No32 August 1998.6
To an ever-increasing extent, modern wars are being fought through the media. The development of the Global Village means that belligerents of every colour are now conducting their quarrels through unscrupulous use of the great press agencies and the internet. Journalists are invited to a press conference as if it were a cocktail party. No matter whether the fare provided is true or false, authentic or fraudulent. What counts is not the reality but the image, fashioned according to the interests of the host.
Playing to the gallery: this is the essential strategy. The aim is only to get one's pictures on to the television screens, to get one's voice heard. What happens off-screen is irrelevant.
The fact is however that even the most sensational pictures lose their impact in the end. People grow tired of continual scenes of bloodshed and of starving children. Tribal warfare in distant lands becomes a bore, nothing to do with me.
"Canadian Sister Kidnapped in Rwanda," ran a recent newspaper headline. Three Sisters of Saint Chrétienne had disappeared at Byumba, in the north of Rwanda. Two weeks later it was, "Two Belgian White Fathers Kidnapped," this time near Ruhengeri. At the beginning of August it was the turn of another White Father, a Canadian, Richard Dessureault, again in Rwanda.
Some days later, these victims were back in their parishes. What was the point of these kidnappings? What had happened?
The point was simply that dissident rebels wished to bring their existence to the attention of the international media. Purely local killings had ceased to be interesting. War as such had become commonplace. Something with a wider appeal was needed if the war was not to be forgotten.
Journalists have rules for retaining the interest of their public. Far-off conflicts must have some local interest, or some peculiar characteristic to give them a spice of novelty. The search is always for local relevance and originality, for something new and topical. Distant people and events will not keep the attention of the reader or viewer.
This "law of immediate relevance" means that Africa has little appeal to the great North American public. It is far away, and its wars are like some science-fiction war of the planets, light-years away from the concerns of the average Western consumer.
Those who wage modern wars understand very well the principles on which the media operate, and their aim is to attract the attention of the world, as children seek to wake up their sleeping parents. They make a big noise, they kidnap foreigners, they carry out mass killings, all for the sake of publicity. Blood, with sex and sport, is a key word for the modern media. People want blood, and they must therefore have it.
If the first pleas for world attention are disregarded, tactics change. When kidnappings are no longer enough to gain publicity, murders are provided instead. We may think of all the missionaries assassinated over recent years: 21 in 1994, 32 in 1995, 46 in 1996, 28 in 1997, 10 during the first four months of 1998. It is an endless cycle of violence.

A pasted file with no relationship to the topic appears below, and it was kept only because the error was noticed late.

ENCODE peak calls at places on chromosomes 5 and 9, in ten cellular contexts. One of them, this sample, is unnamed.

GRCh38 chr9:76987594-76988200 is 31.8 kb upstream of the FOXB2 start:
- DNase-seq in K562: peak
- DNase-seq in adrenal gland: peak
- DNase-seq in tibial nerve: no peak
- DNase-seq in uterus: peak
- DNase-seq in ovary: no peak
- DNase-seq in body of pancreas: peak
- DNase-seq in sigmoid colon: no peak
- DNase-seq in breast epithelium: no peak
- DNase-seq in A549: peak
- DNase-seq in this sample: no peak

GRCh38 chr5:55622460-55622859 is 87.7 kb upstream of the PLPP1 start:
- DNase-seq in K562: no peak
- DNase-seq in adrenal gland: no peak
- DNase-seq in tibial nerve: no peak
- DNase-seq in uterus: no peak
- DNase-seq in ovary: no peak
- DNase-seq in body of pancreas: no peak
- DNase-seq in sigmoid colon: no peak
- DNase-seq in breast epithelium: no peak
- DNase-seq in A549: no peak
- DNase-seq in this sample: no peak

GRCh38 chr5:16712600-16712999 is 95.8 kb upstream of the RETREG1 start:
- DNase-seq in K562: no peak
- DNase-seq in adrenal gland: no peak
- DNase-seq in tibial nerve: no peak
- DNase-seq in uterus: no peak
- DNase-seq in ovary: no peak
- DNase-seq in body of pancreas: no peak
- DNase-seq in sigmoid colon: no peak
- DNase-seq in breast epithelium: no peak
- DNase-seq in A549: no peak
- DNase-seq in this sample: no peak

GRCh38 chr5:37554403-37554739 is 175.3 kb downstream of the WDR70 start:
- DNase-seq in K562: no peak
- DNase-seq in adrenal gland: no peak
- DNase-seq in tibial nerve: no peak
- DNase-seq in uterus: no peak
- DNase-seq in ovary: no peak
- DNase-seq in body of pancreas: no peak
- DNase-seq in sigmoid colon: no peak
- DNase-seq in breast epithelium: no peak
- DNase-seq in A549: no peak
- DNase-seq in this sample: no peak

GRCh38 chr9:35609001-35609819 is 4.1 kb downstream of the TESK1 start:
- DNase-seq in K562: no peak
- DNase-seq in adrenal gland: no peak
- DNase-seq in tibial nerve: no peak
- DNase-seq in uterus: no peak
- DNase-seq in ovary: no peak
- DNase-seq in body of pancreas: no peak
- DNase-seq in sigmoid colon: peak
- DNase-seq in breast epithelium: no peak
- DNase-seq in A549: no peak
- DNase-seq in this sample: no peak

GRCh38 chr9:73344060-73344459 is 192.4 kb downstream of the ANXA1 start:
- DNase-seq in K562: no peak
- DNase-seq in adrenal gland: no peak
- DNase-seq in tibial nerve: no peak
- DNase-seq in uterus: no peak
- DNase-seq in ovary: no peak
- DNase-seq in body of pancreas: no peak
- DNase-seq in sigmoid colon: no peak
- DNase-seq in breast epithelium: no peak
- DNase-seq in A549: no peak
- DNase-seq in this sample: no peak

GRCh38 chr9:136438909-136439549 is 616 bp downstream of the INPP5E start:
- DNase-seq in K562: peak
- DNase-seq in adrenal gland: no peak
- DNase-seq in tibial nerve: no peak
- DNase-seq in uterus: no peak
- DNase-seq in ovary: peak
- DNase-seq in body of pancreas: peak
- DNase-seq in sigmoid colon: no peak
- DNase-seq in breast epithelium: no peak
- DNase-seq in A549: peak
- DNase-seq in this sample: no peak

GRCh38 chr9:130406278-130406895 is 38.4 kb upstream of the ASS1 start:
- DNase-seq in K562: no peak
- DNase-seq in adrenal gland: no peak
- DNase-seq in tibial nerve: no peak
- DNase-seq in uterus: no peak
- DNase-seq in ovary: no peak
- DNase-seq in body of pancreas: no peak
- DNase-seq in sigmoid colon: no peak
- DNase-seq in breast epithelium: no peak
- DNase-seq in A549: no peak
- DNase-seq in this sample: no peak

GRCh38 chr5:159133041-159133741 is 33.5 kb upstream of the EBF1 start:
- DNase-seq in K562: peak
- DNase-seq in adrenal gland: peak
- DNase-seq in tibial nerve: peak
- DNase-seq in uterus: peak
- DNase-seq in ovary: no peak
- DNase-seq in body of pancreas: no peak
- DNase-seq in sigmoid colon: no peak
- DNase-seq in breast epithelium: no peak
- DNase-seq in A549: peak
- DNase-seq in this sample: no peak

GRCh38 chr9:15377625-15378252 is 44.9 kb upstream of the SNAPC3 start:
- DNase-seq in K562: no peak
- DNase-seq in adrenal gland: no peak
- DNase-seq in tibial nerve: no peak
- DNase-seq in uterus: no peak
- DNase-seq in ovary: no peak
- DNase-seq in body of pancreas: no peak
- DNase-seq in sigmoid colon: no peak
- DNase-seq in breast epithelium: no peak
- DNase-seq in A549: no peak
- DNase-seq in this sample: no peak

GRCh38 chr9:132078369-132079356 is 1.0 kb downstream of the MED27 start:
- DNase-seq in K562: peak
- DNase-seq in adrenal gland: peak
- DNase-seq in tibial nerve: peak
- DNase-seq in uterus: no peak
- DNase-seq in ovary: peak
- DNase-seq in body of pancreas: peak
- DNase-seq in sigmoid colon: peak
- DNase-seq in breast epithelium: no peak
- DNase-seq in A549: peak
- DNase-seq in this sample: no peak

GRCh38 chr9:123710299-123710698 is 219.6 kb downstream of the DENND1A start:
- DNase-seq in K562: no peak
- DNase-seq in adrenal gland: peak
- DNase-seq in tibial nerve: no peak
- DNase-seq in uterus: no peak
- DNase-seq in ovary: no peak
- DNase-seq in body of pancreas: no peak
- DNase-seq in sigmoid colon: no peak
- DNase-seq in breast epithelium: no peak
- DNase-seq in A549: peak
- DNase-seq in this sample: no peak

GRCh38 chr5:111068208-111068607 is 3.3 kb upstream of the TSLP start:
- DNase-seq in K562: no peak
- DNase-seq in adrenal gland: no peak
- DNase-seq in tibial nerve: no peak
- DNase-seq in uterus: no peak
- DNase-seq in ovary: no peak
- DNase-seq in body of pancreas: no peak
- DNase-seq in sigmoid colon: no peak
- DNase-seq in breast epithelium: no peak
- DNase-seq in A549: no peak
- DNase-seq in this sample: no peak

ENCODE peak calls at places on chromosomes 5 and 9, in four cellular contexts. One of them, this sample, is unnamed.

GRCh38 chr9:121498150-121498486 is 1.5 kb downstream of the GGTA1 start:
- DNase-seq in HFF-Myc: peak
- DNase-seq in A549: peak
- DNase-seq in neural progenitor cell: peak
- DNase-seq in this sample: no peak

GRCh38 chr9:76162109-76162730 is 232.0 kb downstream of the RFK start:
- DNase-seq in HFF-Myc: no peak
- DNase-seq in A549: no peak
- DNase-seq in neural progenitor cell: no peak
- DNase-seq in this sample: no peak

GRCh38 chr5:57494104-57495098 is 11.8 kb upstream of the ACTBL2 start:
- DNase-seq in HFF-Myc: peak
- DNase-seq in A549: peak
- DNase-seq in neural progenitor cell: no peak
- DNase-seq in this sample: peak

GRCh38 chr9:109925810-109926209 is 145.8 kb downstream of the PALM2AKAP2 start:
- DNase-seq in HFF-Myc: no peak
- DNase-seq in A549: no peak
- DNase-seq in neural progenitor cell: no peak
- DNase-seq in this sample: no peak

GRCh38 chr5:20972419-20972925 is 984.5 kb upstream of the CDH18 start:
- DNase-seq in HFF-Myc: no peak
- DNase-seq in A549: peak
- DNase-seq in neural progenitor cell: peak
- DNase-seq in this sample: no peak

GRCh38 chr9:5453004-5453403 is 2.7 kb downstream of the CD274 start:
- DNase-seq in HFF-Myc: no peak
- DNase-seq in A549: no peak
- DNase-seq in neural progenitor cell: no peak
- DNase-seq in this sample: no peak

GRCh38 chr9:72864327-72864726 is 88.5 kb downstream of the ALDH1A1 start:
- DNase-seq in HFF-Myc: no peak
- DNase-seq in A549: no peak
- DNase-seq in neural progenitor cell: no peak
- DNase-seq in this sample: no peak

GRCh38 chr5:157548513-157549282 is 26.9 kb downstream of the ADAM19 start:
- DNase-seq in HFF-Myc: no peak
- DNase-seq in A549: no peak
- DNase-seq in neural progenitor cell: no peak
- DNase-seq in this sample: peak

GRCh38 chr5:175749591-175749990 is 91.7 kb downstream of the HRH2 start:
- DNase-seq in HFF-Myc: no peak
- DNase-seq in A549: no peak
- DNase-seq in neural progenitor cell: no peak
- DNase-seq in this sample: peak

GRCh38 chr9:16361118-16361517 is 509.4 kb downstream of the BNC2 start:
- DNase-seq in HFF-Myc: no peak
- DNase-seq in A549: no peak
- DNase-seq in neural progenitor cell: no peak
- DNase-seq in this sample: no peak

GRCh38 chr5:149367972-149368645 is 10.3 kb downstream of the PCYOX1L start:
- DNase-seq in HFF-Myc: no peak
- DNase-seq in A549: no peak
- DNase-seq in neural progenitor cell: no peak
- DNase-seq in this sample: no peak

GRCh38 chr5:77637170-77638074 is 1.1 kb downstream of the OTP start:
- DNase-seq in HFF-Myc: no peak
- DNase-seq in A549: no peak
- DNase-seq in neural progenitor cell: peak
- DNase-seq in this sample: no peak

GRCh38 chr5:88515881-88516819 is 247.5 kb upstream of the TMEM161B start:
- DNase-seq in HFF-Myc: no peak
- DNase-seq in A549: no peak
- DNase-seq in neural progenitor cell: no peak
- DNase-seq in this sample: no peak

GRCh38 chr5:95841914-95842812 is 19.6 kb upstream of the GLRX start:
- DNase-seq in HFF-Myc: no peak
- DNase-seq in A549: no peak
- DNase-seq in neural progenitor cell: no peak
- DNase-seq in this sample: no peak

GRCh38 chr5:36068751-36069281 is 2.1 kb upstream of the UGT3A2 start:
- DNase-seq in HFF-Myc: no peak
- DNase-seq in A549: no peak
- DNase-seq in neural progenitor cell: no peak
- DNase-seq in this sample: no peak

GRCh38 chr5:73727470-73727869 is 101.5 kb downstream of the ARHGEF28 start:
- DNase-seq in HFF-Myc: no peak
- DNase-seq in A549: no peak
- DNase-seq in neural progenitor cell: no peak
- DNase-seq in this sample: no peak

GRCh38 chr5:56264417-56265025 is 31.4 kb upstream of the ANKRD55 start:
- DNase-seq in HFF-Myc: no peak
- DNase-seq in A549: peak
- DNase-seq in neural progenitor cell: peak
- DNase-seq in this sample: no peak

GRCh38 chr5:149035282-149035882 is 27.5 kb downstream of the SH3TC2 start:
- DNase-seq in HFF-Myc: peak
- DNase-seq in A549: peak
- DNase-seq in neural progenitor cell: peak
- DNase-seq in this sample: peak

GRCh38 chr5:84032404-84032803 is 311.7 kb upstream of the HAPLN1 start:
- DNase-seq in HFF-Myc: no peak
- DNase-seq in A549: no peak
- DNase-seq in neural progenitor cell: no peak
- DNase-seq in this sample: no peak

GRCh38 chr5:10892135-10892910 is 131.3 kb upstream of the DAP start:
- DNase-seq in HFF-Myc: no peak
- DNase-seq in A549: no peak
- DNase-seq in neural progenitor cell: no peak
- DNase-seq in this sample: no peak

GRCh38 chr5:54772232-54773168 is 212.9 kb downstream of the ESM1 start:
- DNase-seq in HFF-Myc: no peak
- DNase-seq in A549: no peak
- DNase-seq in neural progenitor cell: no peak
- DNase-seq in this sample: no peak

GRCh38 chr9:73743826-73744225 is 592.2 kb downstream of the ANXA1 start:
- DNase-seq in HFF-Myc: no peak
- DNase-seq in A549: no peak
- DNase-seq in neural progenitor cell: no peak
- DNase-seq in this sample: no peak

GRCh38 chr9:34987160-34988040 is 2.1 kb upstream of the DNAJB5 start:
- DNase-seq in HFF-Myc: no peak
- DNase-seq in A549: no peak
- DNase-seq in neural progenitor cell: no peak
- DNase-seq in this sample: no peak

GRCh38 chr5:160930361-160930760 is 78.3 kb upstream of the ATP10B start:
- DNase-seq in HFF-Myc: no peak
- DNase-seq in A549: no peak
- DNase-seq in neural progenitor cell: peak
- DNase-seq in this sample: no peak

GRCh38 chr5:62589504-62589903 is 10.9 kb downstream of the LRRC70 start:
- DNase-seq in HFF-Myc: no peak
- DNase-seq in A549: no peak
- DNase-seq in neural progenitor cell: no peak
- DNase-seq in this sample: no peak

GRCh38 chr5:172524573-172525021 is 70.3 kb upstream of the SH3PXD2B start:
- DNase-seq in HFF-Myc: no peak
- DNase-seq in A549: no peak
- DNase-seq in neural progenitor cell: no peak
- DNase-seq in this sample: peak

How can we respond to this situation?
In the first place we may not approve of this media policy. When editors make sensationalism their priority, instead of seeking to promote dialogue and reconciliation, they must be regarded as partly responsible for the growth of violence. In the long run of course, when the continual presentation of violent conflict produces public boredom and fatigue, the media themselves are the losers. They would surely do better to win an enduring name for themselves by seeking ways towards peace, however unpromising such efforts may seem.
As for the conflicting parties themselves, everyone recognizes that responding to violence by counter-violence only prolongs a vicious spiral which may truly be described as diabolical.
All this does not mean that one may simply ignore situations of violence. To wash one's hands of other people's miseries is to show a criminal disregard of human solidarity. The only proper response to violence however is not more violence, which can only increase hatred and injustice, but a genuine strength of mind and heart which produces right thinking and effective action for peace. Fulness of life can be found only by those who are prepared to sacrifice themselves and their interests for the sake of peace.
A Canadian Sister who had been taken prisoner by rebels in Rwanda was interviewed by journalists eager for "a story" which they could sell to their public. She proved a great disappointment when she described her experiences as "positive".
Missionaries who are kidnapped or murdered have chosen to respond to violence with the power of love. They seek to unite rather than to divide, and they are prepared to support their option at the cost of their own personal interests and even of their lives. They remember the words of their Master: "No one takes my life away. I give it of myself."
Only in the Cross can be found the strength of soul which is the proper human response to violence. There is no other way of breaking the vicious circle.
Michel Fortin, M.Afr.